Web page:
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Jobbik: A Brief History of a Political 180

Gábor Vona, the former President of Jobbik, in 2015. Beginning in 2013, Jobbik began to soften its earlier militant image, in what was known in the Hungarian media as the “candy campaign.” These efforts to appear more centrist gradually altered the party’s rhetoric beyond recognition. Source: Facebook.

4,685 words

Translated by Guillaume Durocher

Long considered the most radical parliamentary party in Europe, over the course of only a few years, Jobbik has morphed into a centrist and pro-European Union party, completely abandoning its former radical rhetoric opposing the EU, NATO, the LGBT movement, and gypsy crime. Today, in fact, Jobbik is trying to ally with the liberal and progressive Left in order to topple Prime Minister Viktor Orbán and his party, Fidesz. Thus, this article is a brief history of a political 180.

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Martin Scorsese’s The Aviator

1,052 words

My favorite Martin Scorsese film is Gangs of New York (see my review here), but his follow-up film, The Aviator (2004), is a close second and rises in my estimation with each viewing. The Aviator is an epic depiction of the career of Howard Hughes, spanning the years 1927 to 1947, from the creation of his WWI flying epic Hell’s Angels to the successful test flight of the Hercules transport plane, dubbed by his enemies the “Spruce Goose.”

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Starship Troopers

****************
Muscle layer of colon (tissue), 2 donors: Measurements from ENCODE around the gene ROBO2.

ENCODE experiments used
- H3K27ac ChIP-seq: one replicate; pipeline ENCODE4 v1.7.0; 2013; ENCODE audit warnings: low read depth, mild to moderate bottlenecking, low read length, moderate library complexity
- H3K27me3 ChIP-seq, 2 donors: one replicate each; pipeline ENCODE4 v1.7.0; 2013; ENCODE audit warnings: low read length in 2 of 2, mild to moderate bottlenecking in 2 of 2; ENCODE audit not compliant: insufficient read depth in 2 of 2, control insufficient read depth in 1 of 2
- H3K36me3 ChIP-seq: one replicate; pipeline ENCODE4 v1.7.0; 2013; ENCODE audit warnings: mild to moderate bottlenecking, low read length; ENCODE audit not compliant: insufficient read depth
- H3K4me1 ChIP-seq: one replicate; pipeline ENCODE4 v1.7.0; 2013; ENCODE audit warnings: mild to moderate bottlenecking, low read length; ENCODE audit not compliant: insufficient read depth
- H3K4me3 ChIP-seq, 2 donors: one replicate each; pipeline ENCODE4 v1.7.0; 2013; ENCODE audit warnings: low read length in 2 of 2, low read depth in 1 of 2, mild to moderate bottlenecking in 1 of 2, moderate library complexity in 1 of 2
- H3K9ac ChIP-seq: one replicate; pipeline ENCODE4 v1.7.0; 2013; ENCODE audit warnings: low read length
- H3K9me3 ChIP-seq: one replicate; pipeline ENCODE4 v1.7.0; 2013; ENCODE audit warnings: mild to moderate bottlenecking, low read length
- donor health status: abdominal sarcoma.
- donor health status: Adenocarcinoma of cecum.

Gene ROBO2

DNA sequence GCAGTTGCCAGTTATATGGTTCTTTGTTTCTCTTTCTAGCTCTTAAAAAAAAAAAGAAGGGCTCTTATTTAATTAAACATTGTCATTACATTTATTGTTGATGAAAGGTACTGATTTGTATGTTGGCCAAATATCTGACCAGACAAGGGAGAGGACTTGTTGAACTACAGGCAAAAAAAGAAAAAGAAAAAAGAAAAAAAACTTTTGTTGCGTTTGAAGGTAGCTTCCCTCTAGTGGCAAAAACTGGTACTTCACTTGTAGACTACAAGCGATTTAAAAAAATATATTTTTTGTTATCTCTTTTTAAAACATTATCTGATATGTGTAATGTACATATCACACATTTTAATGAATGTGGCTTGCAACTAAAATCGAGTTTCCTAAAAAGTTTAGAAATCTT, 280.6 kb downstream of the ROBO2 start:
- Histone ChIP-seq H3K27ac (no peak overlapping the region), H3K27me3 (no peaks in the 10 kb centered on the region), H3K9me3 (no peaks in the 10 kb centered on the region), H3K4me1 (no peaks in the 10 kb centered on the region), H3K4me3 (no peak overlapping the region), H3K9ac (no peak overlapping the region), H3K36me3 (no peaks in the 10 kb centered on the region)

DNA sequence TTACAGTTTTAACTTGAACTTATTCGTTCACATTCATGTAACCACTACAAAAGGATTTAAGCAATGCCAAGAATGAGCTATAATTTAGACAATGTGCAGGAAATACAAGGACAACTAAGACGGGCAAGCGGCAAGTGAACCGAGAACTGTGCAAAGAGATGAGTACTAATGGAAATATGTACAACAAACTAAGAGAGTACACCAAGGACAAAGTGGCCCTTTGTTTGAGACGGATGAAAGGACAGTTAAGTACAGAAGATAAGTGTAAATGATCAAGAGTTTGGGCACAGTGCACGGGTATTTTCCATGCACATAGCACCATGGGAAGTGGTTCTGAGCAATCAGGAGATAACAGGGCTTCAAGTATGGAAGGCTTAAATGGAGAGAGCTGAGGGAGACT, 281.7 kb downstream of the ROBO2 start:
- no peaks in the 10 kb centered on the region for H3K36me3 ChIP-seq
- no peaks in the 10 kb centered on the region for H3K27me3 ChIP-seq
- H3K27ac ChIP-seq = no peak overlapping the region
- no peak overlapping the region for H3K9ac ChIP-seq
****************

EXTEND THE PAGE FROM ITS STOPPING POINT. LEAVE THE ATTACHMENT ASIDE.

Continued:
2,086 words

Robert A. Heinlein’s Starship Troopers (1959) marked his transition from writing juvenile pulp science fiction to serious novels of ideas, in this case setting forth a highly reactionary and militarist political philosophy. Paul Verhoeven’s 1997 film of Starship Troopers takes quite a few liberties with Heinlein’s plot but manages to capture its spirit and communicate its key ideas. Read more …

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David Lynch’s Dune

5,550 words

David Lynch’s third feature film is his 1984 adaptation of Frank Herbert’s science fiction classic Dune. Herbert’s Dune is widely hailed as a masterpiece, while Lynch’s Dune has a much more mixed reputation, tending toward the negative. When I first saw Lynch’s Dune, I was deeply disappointed. Herbert’s novel had left a powerful and vivid impression on me, and Lynch’s vision was not my vision. Read more …

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The Burning of Notre Dame

1,043 words

As news spread of the fire consuming the Notre Dame Cathedral in Paris, the first reaction of most people was shock and sadness. You don’t have to be Catholic or French to feel as if some part of you has been lost. That was not just an old building or a historically important place. It was a symbol of Western civilization. Read more …

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Far from the Madding Crowd

2,305 words

John Schlesinger’s 1967 adaptation of Thomas Hardy’s 1874 novel Far from the Madding Crowd should be a universally recognized cinema classic. But although it received generally positive reviews and did well in England, today it is virtually unknown, even among my friends who are film buffs.